World Mental Health Day marked

Rwanda yesterday joined the rest of the world in marking the ‘World Mental Health Day’ with a call to health workers to give mental health more attention. The event kicked off with a ‘walk to remember’, by stakeholders in the health sector, from the City Centre roundabout to the University Teaching Hospital of Kigali (CHUK) where the celebrations were held.
People to comemorate world Mental day photo (T.Kisambira)
People to comemorate world Mental day photo (T.Kisambira)

Rwanda yesterday joined the rest of the world in marking the ‘World Mental Health Day’ with a call to health workers to give mental health more attention.

The event kicked off with a ‘walk to remember’, by stakeholders in the health sector, from the City Centre roundabout to the University Teaching Hospital of Kigali (CHUK) where the celebrations were held.

Francois Gishoma, the president of Rwanda Diabetes Association (ARD) observed that about 60 percent of people with diabetes also get mental health problems.
Dr. Theobald Hategekimana, CHUK Director General observed that most of the mental cases are caused by chronic diseases such as cancer, HIV/AIDS, cardiovascular, diabetes and respiratory illness.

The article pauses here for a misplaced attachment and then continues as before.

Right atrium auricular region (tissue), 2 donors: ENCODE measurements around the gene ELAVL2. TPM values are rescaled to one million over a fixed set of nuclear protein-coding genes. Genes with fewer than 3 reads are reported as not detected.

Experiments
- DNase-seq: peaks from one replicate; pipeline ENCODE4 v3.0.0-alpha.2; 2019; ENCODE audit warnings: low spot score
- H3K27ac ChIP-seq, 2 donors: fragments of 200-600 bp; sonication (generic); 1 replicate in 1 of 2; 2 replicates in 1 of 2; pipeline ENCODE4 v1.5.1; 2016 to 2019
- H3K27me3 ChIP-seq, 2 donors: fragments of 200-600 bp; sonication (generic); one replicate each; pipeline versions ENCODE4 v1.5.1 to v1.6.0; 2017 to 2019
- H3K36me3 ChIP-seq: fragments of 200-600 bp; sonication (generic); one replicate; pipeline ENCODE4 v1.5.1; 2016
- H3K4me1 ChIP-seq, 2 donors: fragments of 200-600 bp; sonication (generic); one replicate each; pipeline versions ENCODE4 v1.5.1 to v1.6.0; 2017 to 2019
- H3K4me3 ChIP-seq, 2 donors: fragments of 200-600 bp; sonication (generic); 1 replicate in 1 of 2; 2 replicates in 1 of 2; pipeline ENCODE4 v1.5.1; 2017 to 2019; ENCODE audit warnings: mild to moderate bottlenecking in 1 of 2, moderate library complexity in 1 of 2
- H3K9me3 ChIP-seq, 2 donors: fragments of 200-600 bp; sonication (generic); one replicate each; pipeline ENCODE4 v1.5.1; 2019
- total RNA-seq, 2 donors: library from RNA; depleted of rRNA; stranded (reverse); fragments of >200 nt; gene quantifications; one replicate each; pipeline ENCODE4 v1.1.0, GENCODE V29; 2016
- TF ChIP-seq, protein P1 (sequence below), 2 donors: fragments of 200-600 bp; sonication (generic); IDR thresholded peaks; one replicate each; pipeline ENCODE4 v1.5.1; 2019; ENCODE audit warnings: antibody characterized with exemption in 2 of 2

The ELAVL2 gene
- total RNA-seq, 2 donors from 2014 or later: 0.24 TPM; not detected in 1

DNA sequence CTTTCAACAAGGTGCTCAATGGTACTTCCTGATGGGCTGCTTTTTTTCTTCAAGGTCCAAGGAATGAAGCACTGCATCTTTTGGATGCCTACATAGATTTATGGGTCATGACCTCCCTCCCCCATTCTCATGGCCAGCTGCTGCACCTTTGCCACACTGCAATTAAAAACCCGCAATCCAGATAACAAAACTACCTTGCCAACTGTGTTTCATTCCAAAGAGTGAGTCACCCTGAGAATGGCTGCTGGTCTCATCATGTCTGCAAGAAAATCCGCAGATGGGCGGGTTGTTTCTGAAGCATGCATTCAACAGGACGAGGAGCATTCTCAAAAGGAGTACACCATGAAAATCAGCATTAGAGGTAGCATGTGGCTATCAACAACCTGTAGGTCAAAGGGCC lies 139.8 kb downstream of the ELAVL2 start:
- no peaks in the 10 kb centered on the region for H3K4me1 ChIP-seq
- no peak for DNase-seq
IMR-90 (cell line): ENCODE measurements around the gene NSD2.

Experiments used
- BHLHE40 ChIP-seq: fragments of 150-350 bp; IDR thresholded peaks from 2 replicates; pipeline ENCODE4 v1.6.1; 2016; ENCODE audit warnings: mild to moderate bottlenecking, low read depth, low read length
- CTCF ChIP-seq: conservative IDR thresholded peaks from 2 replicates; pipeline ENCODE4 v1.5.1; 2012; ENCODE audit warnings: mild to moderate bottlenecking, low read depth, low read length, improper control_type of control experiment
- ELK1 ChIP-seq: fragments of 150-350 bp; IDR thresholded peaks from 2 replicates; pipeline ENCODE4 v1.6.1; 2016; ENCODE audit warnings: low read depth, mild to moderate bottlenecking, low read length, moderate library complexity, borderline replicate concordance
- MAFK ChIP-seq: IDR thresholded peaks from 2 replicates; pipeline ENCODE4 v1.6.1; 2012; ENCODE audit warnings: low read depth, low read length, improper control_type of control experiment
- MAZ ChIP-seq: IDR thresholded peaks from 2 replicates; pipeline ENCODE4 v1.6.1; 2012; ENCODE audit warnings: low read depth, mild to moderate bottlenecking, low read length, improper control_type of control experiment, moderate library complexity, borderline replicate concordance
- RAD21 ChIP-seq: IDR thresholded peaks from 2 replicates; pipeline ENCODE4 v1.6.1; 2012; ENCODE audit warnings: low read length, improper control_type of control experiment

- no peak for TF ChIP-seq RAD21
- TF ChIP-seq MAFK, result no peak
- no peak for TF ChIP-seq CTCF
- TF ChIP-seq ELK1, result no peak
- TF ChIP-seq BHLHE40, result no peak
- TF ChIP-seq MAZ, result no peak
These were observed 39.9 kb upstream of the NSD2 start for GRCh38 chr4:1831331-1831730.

“People with chronic diseases have higher rates of mental health problems,” Hategekimana observed.

It is said that the four chronic diseases also account for 60 percent of the world’s deaths, and 80 percent of these take place in the poorest populations of the world.

According to World Health Organisation (WHO) 2010 report, between 75 percent and 85 percent of people with mental health, do not have access to any form of mental health treatment and 90 of them are unemployed.

World Mental Health Day which is always marked on October 10; aims at raising public awareness on mental health issues and promote more open discussions of mental disorders, and investment in prevention and treatment services.

The treatment gap for mental, neurological and substance abuse disorders is formidable especially in poor countries.
This year’s theme is: “Mental health and chronic physical illness: The need for continued and integrated care.”

Dr Agnes Binagwaho, the Permanent Secretary in the Ministry of Health, who presided over the event, said that a department in the ministry was set up to address the issue of non communicable mental health diseases.

“We need to also deal with mental health problems of people with chronic physical illnesses and physical care of mental health sufferers through continued integrated care. Both physical and mental illnesses are linked,” Binagwaho said.

Since 2005 when the ministry adopted a national policy on Mental Health, the policy has since been integrated in the complementary health care packages in all District Hospitals.

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